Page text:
Sometimes we don’t realise it but maths is a language in itself. New mums are always keen to expand their baby’s vocabulary; to teach them lots of words and to help them learn to speak and understand English. Stacey Keyser, an experienced speech pathologist says, “Language development begins from birth and needs to be modeled everyday by parents and caregivers.”

Teaching your baby the words and language associated with mathematics is the easiest way to incorporate maths into your baby’s life from an early age. Here are my top 5 essential ways to “speak maths” with your children.

Keyser suggests that the 5 elements discussed in this article, “relate to semantic development. This is specifically about the organisation of our vocabulary. We organise our vocabulary mostly by features, such as size, colour, shape, function, locations, category, beginning sounds, etc. For this reason it is critical to start using these features early in a child’s language development and modelling these in our own language everyday.”

1.     Counting

Be confident and comfortable to use numbers naturally as part of your everyday routine and play.

  • Count everything. Count their snacks as you put them out in front of them, count as they jump or as you lift your baby in a jump, count claps, count kisses. When your baby is learning to roll, count as you roll them.
  • Get complex in your counting with your older children. How many pairs of socks are there in the clean washing, so how many individual socks must we have?

2.     Shapes

We all use shape as a way of identifying and organising what we see. Very early on, your child begins to make a connection between familiar objects and their shapes.

  • Talk about the shapes you see around you, name every shape. “Jonny, would you like to play with this triangle?”
  • Explore toys with curved edges and toys with flat edges. Discuss the differing properties. “Jonny, feel the ball, it has curved edges, can you roll it?”

3.       Colours

Colours are also used for identifying and organising what we see. Connections between familiar objects and their colours are made early on.

  • Talk about the colours you see around you, name every colour. “Jonny, look at the green trees.”
  • Identify different objects of the same colour. “Here is a red ball. Here is a red shoe. Here is a red block.”

When you look outside, while you probably don’t verbalise everything you see, you brain is processing, defining and sorting. It sees the brown, rectangular building, the yellow, triangular children crossing sign and the green, orange and red circles on the traffic lights. We all use colours and shapes as a way of identifying and organising what we see. Very early on, your child begins to make a connection between familiar objects and their shapes. It is important that they are introduced to this vocabulary early on.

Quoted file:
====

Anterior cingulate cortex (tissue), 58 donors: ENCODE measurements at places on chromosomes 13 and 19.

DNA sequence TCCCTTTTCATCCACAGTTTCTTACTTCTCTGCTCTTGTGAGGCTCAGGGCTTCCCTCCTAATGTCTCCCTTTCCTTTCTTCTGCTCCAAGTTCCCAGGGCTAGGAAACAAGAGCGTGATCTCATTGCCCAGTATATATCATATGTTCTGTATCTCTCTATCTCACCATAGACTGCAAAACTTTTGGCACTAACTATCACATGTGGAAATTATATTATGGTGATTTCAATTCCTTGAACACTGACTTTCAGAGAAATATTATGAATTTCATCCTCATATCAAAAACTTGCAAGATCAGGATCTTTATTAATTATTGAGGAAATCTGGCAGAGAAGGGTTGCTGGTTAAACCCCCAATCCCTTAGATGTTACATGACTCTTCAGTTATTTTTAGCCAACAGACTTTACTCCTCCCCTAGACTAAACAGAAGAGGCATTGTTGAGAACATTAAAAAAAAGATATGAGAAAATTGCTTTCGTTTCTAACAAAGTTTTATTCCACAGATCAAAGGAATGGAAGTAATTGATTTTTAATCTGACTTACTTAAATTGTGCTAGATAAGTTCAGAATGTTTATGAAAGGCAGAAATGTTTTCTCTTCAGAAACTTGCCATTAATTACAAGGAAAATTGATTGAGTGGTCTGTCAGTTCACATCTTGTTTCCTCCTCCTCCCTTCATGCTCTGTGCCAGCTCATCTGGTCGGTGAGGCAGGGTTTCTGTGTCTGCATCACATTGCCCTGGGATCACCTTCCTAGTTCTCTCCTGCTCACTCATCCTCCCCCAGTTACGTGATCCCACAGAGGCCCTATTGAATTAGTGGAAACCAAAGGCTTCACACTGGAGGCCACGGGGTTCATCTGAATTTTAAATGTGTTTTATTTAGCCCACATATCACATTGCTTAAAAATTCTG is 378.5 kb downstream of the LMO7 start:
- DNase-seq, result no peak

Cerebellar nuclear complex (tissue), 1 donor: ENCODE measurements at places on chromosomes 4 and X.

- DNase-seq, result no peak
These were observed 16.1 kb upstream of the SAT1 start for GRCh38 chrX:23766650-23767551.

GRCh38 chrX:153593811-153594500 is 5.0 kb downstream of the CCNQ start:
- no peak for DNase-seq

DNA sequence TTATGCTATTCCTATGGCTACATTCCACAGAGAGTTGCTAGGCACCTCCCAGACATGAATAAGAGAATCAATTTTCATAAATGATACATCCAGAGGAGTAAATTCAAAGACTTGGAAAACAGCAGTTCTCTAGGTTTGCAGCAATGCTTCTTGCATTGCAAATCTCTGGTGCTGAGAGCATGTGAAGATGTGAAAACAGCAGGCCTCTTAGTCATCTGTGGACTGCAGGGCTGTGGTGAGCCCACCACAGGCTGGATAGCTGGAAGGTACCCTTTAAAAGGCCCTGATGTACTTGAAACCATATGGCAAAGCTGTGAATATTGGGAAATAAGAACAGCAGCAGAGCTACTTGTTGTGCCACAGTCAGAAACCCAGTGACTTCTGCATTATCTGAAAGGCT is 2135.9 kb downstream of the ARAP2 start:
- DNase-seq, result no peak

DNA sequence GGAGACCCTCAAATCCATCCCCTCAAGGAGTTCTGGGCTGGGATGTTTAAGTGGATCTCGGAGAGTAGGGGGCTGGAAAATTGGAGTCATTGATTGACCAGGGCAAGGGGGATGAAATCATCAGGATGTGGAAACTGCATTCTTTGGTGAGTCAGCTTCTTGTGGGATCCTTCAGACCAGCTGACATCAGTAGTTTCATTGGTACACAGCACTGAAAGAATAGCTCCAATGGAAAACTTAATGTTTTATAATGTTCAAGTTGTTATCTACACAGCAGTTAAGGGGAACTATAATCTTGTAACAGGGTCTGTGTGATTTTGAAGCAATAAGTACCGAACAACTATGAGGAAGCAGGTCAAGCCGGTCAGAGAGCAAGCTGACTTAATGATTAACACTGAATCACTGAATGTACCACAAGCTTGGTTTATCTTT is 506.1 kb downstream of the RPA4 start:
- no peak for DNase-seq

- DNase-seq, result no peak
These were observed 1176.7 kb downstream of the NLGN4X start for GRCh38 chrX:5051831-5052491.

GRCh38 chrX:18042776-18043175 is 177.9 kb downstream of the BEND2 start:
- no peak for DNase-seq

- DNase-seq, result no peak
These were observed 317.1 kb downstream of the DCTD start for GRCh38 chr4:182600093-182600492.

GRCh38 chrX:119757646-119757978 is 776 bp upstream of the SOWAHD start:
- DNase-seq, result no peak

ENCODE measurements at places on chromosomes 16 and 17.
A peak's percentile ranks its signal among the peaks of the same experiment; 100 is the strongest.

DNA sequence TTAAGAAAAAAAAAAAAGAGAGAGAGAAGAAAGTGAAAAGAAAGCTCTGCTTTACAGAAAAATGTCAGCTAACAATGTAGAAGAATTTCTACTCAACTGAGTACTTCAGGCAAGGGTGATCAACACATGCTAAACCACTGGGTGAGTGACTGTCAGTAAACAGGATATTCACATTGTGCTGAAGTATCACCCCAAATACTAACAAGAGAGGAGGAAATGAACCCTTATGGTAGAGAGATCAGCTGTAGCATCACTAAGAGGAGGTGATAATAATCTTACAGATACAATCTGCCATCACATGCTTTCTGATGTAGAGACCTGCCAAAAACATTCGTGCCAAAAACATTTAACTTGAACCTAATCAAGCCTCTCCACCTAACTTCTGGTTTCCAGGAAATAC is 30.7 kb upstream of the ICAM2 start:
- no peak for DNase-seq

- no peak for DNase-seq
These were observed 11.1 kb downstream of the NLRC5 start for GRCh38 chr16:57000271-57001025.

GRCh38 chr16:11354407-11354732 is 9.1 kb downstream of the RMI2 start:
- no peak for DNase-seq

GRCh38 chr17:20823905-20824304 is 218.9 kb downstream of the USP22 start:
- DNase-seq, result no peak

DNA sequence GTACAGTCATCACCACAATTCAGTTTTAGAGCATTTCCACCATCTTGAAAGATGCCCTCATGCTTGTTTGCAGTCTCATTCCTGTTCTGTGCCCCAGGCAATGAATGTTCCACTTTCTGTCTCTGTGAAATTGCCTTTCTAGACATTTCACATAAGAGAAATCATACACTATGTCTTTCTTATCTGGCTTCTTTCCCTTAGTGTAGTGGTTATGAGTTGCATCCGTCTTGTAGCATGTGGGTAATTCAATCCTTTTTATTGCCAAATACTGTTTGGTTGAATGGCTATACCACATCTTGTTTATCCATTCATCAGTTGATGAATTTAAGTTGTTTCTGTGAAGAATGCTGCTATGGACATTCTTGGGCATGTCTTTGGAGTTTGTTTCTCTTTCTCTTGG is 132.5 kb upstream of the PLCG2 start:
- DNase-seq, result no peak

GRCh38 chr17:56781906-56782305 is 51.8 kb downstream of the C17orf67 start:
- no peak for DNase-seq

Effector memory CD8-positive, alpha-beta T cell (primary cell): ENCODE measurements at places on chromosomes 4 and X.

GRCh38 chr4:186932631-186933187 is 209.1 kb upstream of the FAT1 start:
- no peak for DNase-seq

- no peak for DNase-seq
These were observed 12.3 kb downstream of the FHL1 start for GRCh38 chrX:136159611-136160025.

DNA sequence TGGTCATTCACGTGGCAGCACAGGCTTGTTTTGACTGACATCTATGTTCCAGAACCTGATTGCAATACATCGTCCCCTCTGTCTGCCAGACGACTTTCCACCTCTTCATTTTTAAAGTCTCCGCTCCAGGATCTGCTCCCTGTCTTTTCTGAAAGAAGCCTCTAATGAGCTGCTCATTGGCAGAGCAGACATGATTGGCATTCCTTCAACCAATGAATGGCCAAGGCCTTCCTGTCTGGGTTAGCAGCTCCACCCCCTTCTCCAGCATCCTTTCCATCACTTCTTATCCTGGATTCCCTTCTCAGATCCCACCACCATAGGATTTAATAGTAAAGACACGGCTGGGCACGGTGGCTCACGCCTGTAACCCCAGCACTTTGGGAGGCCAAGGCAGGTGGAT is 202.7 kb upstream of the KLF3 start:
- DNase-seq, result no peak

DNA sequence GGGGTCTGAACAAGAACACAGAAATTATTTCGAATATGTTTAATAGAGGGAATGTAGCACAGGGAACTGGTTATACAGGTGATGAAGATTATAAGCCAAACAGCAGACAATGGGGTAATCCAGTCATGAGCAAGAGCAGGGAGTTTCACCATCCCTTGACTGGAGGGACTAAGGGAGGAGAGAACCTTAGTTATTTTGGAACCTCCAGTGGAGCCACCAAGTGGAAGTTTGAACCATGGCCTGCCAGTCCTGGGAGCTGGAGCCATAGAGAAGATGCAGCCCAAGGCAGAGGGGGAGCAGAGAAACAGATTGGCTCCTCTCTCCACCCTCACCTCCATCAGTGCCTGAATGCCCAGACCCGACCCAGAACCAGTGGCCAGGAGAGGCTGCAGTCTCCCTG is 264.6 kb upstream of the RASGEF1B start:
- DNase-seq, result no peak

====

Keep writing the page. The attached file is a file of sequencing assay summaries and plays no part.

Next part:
With an understanding of shapes and colours children can begin comparing, organising and sorting.

4.     Comparisons

Making comparisons is a skill used in everyday life from baby right through to adulthood. It is an important basic skill to have and the language used when making comparisons can be taught by you to your baby while comparing objects.

  • Which is bigger or taller?
  • Which is heavier or lighter?
  • Which is longer?
  • Which is thinner?

5.     Sorting

Sorting goes hand in hand with comparison and is a vital life skill. There are many different ways which items can be sorted and many different criteria can be used for sorting. Often we will compare and contrast before we are able to sort.

  • How can we sort this into groups?
  • What categories can we use?
  • What are the things we can use to separate these into groups?

Keyser states that “Mathematics is a fundamentally language based task, and therefore it is essential that basic language skills have been developed sufficiently for us to engage in mathematical problems.” She goes on to emphasise the importance of modelling all forms of words including verbs, adjectives and prepositions, not only nouns. “This then exposes children to much of the language required for mathematical tasks,” says Keyser.

The following is some expert advice offered by Keyser, “Everyday routines are the best way to model all forms of language and vocabulary to our children. We can find examples when we’re sorting the washing into categories, sorting the shopping into fresh food and pantry food, going on a treasure hunt around the house searching for different shapes as well as having a bath and talking about the bath being empty and full and the water being hot and cold.”

 What ways have you “spoken maths” with your child today?

Photo credit: greekadman / Foter / CC BY-NC-SA